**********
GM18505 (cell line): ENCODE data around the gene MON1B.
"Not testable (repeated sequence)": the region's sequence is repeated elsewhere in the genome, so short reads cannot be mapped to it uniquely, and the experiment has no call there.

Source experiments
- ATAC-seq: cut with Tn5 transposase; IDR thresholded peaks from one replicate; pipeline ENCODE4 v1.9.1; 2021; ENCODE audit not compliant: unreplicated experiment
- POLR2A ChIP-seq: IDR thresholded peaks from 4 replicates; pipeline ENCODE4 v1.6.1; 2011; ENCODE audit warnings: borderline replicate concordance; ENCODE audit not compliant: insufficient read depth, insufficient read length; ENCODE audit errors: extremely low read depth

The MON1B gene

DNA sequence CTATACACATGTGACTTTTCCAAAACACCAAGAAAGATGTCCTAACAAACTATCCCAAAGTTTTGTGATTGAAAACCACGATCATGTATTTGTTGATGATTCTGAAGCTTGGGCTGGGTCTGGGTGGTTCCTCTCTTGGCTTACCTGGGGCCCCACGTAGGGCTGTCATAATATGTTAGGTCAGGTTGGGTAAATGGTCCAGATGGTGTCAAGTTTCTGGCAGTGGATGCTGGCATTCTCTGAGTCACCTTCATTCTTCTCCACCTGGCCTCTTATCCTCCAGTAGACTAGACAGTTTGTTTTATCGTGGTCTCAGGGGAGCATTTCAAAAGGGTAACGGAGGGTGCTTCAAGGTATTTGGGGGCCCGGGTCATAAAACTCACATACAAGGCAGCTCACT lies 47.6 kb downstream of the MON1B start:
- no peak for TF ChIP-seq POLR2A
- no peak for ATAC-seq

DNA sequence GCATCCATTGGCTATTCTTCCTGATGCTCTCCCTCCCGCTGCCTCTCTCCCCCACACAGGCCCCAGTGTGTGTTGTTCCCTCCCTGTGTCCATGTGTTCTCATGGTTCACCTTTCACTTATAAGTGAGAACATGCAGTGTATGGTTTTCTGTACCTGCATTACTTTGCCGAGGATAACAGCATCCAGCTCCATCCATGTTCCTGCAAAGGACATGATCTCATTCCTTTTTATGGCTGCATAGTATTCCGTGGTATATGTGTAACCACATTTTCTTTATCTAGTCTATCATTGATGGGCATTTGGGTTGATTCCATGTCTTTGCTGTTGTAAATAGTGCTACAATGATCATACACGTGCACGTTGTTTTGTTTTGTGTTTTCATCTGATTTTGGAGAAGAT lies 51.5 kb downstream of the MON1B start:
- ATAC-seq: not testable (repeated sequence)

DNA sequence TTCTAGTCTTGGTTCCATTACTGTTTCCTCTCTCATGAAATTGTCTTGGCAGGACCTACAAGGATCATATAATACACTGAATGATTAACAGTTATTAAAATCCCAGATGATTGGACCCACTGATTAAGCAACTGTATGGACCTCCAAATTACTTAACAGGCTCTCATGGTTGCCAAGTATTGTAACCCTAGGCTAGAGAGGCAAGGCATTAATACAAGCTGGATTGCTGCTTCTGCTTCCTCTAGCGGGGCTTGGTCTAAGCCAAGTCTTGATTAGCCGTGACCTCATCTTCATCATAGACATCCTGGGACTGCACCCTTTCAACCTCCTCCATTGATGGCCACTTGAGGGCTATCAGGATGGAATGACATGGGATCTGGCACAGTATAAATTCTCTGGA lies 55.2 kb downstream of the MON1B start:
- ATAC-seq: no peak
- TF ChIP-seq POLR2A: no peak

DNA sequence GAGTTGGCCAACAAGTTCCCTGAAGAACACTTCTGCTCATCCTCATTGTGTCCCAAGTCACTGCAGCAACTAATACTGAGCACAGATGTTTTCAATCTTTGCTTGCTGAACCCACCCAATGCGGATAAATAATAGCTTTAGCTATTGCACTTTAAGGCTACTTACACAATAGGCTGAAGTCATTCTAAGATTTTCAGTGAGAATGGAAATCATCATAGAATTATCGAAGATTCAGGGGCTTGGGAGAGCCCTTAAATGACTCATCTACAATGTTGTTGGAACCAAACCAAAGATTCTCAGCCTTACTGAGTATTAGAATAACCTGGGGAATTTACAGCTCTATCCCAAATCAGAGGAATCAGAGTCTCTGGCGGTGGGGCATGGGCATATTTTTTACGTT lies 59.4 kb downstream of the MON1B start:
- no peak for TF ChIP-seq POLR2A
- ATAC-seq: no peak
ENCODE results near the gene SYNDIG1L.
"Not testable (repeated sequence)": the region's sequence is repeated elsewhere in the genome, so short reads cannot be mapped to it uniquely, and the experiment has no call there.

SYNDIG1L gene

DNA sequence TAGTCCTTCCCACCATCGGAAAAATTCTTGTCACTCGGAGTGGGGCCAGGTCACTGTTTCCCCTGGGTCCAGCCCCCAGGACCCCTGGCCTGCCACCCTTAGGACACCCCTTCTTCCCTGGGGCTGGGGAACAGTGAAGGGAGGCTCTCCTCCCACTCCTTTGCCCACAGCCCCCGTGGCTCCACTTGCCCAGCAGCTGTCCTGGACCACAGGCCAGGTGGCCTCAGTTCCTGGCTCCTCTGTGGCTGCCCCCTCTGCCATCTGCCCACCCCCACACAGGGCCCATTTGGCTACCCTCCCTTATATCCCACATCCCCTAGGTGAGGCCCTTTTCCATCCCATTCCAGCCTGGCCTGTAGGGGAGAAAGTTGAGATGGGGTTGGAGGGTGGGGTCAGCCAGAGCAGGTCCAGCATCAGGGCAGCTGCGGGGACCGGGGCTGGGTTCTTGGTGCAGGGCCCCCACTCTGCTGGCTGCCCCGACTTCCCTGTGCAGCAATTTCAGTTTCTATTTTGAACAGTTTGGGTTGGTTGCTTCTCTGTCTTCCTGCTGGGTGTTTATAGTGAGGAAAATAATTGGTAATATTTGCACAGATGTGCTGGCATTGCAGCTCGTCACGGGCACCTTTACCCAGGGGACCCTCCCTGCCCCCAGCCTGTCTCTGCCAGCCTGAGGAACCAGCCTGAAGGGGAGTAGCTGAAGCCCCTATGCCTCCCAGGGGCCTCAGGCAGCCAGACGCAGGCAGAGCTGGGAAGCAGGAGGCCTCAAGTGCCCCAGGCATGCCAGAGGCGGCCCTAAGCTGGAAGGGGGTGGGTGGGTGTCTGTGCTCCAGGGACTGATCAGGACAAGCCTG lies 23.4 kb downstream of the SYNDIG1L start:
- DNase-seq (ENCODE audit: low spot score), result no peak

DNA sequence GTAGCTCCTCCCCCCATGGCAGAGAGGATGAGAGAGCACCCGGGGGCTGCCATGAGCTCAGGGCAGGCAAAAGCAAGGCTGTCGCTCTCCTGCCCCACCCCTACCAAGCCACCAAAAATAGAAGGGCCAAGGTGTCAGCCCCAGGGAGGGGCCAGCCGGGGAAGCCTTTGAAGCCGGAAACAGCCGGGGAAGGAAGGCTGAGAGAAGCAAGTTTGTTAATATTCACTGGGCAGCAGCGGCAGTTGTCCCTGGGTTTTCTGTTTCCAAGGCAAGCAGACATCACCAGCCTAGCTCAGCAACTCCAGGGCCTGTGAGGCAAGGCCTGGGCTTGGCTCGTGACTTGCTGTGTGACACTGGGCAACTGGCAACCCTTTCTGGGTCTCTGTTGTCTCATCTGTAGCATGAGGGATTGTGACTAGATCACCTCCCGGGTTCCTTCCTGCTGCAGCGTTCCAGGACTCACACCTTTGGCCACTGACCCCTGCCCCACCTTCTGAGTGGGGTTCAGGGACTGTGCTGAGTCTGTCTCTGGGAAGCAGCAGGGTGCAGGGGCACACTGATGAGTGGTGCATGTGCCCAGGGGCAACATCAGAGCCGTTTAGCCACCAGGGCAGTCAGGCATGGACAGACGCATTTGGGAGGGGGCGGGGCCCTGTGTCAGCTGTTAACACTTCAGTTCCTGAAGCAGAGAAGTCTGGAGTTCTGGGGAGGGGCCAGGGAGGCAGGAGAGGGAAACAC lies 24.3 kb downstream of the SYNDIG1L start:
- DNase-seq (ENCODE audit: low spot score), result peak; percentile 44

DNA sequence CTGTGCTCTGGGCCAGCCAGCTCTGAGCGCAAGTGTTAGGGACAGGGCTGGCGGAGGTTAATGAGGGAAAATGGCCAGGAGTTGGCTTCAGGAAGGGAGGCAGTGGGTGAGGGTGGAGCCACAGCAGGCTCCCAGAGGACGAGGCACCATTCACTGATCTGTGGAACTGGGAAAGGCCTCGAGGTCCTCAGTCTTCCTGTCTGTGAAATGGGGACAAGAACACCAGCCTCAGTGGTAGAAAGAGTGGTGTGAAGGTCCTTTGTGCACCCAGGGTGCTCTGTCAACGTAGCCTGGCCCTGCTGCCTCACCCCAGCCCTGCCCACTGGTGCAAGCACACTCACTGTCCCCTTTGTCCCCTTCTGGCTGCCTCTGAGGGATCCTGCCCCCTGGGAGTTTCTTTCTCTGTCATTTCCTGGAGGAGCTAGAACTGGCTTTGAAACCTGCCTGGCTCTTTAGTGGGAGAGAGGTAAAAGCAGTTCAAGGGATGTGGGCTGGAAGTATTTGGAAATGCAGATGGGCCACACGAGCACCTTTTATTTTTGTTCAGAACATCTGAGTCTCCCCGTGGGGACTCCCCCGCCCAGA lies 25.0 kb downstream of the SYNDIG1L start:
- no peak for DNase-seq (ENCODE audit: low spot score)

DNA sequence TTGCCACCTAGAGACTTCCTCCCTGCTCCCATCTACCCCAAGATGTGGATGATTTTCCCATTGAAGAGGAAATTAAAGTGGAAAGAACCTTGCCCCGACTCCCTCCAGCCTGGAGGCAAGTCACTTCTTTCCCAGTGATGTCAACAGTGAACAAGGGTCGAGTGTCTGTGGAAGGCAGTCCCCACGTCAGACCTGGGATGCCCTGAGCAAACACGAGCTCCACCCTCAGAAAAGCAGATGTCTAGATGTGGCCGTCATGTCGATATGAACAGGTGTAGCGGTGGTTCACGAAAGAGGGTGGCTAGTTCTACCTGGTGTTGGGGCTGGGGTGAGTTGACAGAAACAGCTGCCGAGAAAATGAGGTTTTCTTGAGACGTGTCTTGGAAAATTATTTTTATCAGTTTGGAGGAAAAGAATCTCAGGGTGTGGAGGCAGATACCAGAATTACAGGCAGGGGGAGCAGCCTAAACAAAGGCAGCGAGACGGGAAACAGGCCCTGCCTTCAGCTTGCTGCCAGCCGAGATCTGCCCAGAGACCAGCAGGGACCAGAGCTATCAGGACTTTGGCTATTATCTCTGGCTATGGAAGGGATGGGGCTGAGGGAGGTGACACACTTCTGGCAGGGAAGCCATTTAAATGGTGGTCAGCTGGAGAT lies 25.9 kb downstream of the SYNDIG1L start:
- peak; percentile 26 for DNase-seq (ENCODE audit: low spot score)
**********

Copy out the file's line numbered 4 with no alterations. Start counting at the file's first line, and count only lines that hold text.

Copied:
- ATAC-seq: cut with Tn5 transposase; IDR thresholded peaks from one replicate; pipeline ENCODE4 v1.9.1; 2021; ENCODE audit not compliant: unreplicated experiment